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My Girl (1991)
Sony Pictures Home Entertainment
Blu-ray Disc Released: 3/17/2015
All Ratings out of
Review by Sydny Long, Posted on 3/16/2015
What is a family movie? For years now, the movie industry has been inundated with a glut of self-proclaimed "family movies", typically identifiable by incompetent parents, sassy kids, or talking pets. While these films definitely service their younger audiences, they fail to factor in the entire family. Teenagers and parents are rarely, if ever, entertained by the clichéd exploits of chatty dogs and obnoxiously precocious children. However, there is another brand of family movie that aims a bit higher, and often yields a more appreciated result. These are usually the more mature entries that never pander to the children or exclude the adults from the viewing experience; they often address more serious subjects as well. In the grand scheme of family movies, My Girl definitely falls into the latter category and earns its title of a film for the entire family.
My Girl opens in the summer of 1972 and follows eleven-year-old Vada Sultenfuss (Anna Chlumsky) through the season. Vada is a tomboyish, creative hypochondriac who lives with her preoccupied father Harry (Dan Aykroyd) and dementia-wracked grandmother (Ann Nelson) in the family's funeral parlor. She spends her days playing with— and occasionally torturing— her shy, nerdy best friend, Thomas J. (Macauly Culkin). Her life is radically changed when Shelly Devoto (Jamie Lee Curtis), a cosmetologist, comes to town in a mobile home and applies for a job as a make-up artist at the parlor. While Vada initially takes a shining to Shelly, her opinion changes when Shelly becomes romantically involved with her father. Vada's life becomes complicated by this budding relationship, her crush on her English and creative writing teacher, and a tragic accident that forces her to confront her fear of death and loneliness.
While the cinematic and literary worlds are both deluged with coming-of-age stories, so rarely do they focus on preteen girls in a mature, dignified way. My Girl reflects the better male-centric stories of its kind (Robert McCammon's novel Boy's Life, Stand By Me, etc.) and takes it a step further by confronting the awkward developments Vada faces as she leaves childhood for teen hood, including her first period and her first kiss. The unflinching evaluation of these events, as well as the realistic portrayal of Vada's fear of death and hypochondrias, gives the movie a more grounded, mature tone. There are very few moments of excess whimsy or imagination, which might bore especially young viewers. It is a movie primarily about a child, but set in an adult world.
The movie itself is not quite as effortlessly endearing and interesting as the characters. It lends itself to an episodic format that is never dull, but can sometimes drag a bit and leave the viewer wondering if the film will ever happen along a storyline. There isn't much of a plot: Vada spends her days with Thomas J or at the creative writing class taught by her beloved teacher (which demonstrates the perils of letting an eleven-year-old attend a class alongside hippies and beatniks). In lieu of a plot, the film narrows in on its characters, each of which are multi-faceted and impressively dynamic. In a cinematic world filled with similar movies that feature boring, flat characters, this is immensely appreciated.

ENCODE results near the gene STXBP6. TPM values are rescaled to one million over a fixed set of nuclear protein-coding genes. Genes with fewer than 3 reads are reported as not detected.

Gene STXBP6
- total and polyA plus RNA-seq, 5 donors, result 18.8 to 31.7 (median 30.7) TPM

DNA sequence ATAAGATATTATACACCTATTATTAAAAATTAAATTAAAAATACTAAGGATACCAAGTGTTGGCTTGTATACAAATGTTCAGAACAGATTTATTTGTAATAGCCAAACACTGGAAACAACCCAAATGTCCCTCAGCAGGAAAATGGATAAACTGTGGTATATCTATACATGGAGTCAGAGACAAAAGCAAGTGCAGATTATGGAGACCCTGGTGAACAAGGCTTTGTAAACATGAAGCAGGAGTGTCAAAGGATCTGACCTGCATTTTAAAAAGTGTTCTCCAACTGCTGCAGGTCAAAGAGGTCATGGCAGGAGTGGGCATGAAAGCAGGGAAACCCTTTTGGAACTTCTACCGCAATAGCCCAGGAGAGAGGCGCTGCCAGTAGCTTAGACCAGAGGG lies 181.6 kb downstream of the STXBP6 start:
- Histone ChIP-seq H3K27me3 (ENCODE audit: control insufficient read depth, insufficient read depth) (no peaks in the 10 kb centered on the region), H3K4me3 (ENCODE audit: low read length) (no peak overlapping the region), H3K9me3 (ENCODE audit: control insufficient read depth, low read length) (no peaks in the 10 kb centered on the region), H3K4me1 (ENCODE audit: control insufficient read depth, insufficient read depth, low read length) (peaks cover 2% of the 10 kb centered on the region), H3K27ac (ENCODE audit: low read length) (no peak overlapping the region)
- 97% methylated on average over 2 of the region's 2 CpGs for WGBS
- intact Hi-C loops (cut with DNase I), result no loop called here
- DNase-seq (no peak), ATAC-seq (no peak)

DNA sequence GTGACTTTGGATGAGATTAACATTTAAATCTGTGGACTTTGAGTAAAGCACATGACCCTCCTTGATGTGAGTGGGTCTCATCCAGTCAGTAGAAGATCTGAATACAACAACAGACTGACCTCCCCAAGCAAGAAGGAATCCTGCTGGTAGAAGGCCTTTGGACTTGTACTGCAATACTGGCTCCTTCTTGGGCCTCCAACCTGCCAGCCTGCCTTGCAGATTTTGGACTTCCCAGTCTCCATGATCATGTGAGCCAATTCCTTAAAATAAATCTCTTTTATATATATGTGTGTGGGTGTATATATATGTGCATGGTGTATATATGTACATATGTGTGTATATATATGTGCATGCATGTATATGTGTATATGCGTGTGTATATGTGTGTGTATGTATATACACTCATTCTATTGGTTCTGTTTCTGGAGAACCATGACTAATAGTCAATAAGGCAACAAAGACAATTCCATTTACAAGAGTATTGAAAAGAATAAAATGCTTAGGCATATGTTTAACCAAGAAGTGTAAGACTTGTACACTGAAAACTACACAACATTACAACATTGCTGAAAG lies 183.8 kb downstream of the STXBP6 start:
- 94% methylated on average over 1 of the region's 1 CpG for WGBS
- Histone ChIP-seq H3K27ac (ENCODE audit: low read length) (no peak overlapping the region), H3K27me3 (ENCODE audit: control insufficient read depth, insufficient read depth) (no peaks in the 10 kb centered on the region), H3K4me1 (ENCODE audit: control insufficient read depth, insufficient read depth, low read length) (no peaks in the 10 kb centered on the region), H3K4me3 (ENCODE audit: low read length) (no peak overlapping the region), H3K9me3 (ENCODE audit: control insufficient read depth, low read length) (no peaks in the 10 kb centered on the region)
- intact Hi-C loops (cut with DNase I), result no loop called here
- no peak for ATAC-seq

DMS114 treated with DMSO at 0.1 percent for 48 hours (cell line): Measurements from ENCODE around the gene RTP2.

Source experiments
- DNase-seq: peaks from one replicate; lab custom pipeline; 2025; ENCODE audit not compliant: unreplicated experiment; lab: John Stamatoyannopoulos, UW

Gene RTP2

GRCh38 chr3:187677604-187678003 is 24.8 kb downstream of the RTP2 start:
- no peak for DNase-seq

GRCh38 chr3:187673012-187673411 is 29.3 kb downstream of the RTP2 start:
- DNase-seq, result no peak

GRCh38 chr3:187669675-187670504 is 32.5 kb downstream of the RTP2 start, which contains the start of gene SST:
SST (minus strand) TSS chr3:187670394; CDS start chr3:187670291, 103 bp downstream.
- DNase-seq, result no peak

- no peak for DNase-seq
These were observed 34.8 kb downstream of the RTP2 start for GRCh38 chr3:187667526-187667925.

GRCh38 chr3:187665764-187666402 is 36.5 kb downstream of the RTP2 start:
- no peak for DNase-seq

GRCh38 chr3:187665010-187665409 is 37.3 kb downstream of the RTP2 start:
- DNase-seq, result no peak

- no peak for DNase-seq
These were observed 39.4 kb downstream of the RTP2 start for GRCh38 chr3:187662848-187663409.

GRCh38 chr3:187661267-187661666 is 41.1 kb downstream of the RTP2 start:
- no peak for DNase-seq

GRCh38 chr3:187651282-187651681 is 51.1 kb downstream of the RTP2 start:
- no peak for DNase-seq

So is My Girl really a family movie? The jury is out. Watching it with my family was an enjoyable experience, even through the traumatic ending, which left every one of us weepy. However, both my sister and I are teenagers and could handle it. Parents who want to show it to preteens going through similar experiences or even younger children should be prepared to have a serious discussion afterwards about death and family changes (the film does itself a favor by making the new stepmother affectionate, not evil). But if they are mature enough to soldier through the sadness, they will find it a sweet, honest film that finds its voice through its wonderful characters and candid depiction of growing up.
My Girl has to bee seen to bee bee-lieved on Blu-ray Disc courtesy of Sony Pictures Home Entertainment. The film has been letterboxed at 1.85:1 and the Disc contains an AVC 1080p HD transfer which runs at an average of 30 Mbps. At the outset, the image is incredibly grainy, but following the credit sequence, things settled down and the grain is fairly mild, but still visible. There are no defects from the source materials, and the image is sharp. The colors look very good and the image is never overly dark or bright. The picture is a bit soft at times, bu tthe depth is good, as the actors stand out from the backgrounds. The Disc carries a DTS-HD Master Audio 5.1 track which runs at 48 kHz and an average of 2.2 Mbps. (Actually, it's a nearly constant 2.1 Mbps.) The track provides clear dialogue and sound effects. This is a rather sedate track with the only notable surround effects coming during a scene with fireworks. Otherwise, we are treated to clean dialogue and a few stereo effects.
The My Girl Blu-ray Disc contains a few extras. We begin with an AUDIO COMMENTARY from Writer Laurice Elehwany. "A Day on Set" (5 minutes) is broken into two parts, "First Kiss" and "Bingo". These segments are simply comprised of "fly on the wall" footage showing the actors and crew at work. It does not include any interviews or narration. "Original Behind the Scenes Featurette" (6 minutes) is an EPK from 1991 which offers clips, interview with Chlumsky, Culkin, Aykroyd, Curtis, and Director Howard Zieff, who discuss the characters and the story. The final extra is a TRAILER for the film.
Review Copyright 2015 by Mike Long